Correct way to attach outlet wall plate?

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What you’ll need:

WallBlade kit Pliers to bend wire Utility knife for cutting drywall and cutting cable drop sections Phillips screwdriver Measuring tape (optional) Bubble level (optional)

WallBlade installation how-to video

Instructions

(click the images to view larger)

1 – Using the template included at the back of this instruction manual, measure and cut out a hole in the wall for each wall plate. The top hole should be right behind where your TV will be, while the bottom should be on or near the regular outlet height. If using the included in-wall power cable the holes should be no more than 9 feet apart. (note that the WallBlade does not need to be installed next to a stud)

2 – Using a utility knife, cut out the correct size holes in the audio/video cable slots on both wall plates. Start with cutting out the largest block and cut further down as needed.

3 – Using the top wall plate (the one with a power receptacle), unscrew...

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If you can put together a puzzle this step will be easy for you. I have attached a PDF of all the shapes you will need. If you are lucky like me, and have access to a laser printer, you can just import it and have the laser do all the cutting, making your job easier. However, if you don't have access to a laser printer you can print out the PDF making sure it is 1:1 scale. Then you can continue to trace and cut out all of the shapes with a jig saw or hand saw if that's all you have available.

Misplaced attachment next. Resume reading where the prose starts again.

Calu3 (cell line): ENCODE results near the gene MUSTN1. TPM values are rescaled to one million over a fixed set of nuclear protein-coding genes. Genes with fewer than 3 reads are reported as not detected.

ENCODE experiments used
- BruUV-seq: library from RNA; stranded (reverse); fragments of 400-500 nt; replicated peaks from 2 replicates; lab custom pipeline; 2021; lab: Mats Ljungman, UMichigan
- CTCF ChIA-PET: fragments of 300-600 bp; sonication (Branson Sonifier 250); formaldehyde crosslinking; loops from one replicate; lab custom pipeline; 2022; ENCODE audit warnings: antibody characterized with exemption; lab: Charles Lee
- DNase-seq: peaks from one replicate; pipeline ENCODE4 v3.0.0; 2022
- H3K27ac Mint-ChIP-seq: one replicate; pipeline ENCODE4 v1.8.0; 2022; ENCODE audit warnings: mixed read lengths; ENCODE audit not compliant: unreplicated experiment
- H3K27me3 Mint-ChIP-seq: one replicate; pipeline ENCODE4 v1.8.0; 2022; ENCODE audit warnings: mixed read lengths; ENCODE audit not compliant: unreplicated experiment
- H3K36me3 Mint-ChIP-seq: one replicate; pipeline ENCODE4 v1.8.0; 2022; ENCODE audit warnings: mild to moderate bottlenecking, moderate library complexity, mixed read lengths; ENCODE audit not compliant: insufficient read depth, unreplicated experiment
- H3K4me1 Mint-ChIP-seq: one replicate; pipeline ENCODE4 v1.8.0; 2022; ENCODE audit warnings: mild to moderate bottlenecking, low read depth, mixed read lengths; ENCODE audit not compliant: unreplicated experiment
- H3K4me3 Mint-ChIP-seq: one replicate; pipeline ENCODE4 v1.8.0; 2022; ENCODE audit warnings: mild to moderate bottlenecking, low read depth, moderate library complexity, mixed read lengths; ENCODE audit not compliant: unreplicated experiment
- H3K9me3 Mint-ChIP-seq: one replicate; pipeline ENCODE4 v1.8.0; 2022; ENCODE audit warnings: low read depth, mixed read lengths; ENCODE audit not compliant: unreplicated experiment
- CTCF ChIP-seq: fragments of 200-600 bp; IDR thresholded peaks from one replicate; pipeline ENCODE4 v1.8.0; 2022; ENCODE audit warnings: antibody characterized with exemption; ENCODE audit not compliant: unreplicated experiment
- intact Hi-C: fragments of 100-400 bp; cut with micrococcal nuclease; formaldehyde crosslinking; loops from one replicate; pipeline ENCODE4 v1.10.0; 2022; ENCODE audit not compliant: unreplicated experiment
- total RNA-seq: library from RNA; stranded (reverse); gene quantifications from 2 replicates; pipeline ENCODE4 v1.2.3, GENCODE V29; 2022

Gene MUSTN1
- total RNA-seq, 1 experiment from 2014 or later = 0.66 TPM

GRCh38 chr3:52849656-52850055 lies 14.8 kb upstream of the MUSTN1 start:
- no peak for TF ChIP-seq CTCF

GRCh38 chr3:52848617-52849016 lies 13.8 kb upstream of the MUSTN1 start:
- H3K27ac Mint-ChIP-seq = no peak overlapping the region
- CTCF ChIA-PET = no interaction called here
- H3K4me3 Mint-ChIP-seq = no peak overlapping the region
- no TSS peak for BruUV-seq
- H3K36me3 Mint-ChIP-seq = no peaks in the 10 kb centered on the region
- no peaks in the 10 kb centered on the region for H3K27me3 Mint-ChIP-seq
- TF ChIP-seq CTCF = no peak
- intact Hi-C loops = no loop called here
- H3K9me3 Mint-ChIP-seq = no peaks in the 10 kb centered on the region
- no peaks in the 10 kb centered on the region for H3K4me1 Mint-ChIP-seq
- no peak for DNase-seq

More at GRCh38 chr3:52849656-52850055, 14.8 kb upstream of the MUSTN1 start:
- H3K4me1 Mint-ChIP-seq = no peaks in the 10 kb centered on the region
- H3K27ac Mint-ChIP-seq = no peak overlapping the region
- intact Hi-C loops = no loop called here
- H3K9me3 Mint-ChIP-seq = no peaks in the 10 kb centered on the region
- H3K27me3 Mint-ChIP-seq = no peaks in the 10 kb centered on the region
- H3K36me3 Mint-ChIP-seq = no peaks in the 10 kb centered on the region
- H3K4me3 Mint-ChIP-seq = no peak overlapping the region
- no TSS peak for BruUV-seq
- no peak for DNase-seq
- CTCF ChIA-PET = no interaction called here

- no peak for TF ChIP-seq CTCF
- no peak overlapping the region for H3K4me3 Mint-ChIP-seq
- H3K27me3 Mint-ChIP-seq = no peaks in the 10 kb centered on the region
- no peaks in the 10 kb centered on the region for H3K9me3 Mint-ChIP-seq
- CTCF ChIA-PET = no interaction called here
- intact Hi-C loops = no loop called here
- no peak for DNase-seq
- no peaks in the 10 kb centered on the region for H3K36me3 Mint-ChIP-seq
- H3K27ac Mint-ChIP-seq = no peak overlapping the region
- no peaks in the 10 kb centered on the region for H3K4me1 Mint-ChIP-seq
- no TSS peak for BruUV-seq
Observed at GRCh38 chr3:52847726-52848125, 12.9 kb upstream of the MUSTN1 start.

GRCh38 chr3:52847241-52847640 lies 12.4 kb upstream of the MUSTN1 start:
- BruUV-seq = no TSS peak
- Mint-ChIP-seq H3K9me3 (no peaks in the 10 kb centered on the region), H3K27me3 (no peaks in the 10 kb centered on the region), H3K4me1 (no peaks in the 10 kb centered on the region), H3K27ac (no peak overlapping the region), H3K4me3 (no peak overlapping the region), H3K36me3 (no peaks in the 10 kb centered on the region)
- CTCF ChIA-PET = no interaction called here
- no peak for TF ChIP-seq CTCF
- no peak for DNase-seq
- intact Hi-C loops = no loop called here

Once you have cut out your shapes you can glue it together like the above picture showed. You shouldn't need to do any clamping. It should be able to hold its self together once you hold it hand tight for...

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Switchplate Glossary

What are Switchplates?

Switchplates (or decorative switch plate covers) are typically the housing for a light switch or a wall outlet. The switch plate covers up the hole in the wall to where the light switch or outlet sits. They keep wires from becoming...

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If an outlet (commonly called a receptacle) no longer holds a plug snugly, it should be replaced. The procedure for replacing a duplex (two-outlet) wall receptacle is similar to that of replacing a switch. The only difference is that, depending on where the receptacle is located in the wiring scheme of your house, it may have more wires attached to it than you find attached to a light switch.

Credit: ©iStockphoto.com/Lighthaunter

Look closely at the terminal screws of the new duplex receptacle. On each side of the receptacle is a pair of terminal screws. The upper screw is connected to the upper outlet, and the lower screw services the lower outlet. A thin, metal break-off tab connects these screws. This tab enables you to attach a single wire to either screw and feed electricity to both outlets of the receptacle. If the tab is broken off, you can connect the upper and lower outlets to separate wires and control them independently.

If the receptacle is wired to...

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Cut out a hole, 1/2 stud to 1/2 stud, inclusive of bad outlet hole

Cut proper size patch from good drywall piece

Cut out an outlet hole, in the proper place, in the patch

Install patch using drywall screws

Tape

Mud

Mud

Mud

Sand

Dust

Prime

Paint

or

Got to Paint Store
Get Drywall Patch Clips
Cut out a hole, slightly smaller than the method above, inclusive of bad outlet hole
Cut proper size patch from good drywall piece
Cut out an outlet hole, in the proper place, in the patch
Install patch using drywall patch clips
Tape
Mud
Mud
Mud
Sand
Dust
Prime
Paint

Sorry if it seems like a lot but that's the deal
Your "character" really left you a "few inches" problem that takes "a few feet" of...

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